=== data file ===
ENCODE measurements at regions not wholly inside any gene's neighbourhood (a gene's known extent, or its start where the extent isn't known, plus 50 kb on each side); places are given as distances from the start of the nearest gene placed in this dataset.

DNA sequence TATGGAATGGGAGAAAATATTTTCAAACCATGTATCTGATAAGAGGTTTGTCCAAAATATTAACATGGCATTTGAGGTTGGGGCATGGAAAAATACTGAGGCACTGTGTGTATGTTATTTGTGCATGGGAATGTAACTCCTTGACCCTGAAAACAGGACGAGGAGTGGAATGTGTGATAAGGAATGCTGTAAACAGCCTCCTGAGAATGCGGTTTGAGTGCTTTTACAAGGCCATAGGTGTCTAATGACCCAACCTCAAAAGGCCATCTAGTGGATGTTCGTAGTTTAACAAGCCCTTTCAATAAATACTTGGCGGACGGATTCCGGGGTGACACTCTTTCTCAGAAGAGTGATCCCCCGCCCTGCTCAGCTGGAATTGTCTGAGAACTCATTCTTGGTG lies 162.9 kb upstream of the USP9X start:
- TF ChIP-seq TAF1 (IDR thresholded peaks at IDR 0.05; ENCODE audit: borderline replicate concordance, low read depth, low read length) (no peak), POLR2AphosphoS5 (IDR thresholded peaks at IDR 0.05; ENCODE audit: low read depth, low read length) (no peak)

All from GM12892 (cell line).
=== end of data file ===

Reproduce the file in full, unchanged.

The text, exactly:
ENCODE measurements at regions not wholly inside any gene's neighbourhood (a gene's known extent, or its start where the extent isn't known, plus 50 kb on each side); places are given as distances from the start of the nearest gene placed in this dataset.

DNA sequence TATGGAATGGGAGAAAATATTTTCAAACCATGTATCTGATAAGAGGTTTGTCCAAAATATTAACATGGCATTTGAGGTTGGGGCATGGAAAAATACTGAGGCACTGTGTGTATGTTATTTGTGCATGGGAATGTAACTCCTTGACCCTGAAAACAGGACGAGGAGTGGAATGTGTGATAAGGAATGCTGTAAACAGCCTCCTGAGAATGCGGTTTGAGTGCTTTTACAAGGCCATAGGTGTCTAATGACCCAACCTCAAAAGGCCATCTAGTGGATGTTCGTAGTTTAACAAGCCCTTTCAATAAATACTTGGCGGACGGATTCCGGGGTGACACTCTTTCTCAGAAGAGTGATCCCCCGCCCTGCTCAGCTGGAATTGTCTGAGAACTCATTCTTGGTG lies 162.9 kb upstream of the USP9X start:
- TF ChIP-seq TAF1 (IDR thresholded peaks at IDR 0.05; ENCODE audit: borderline replicate concordance, low read depth, low read length) (no peak), POLR2AphosphoS5 (IDR thresholded peaks at IDR 0.05; ENCODE audit: low read depth, low read length) (no peak)

All from GM12892 (cell line).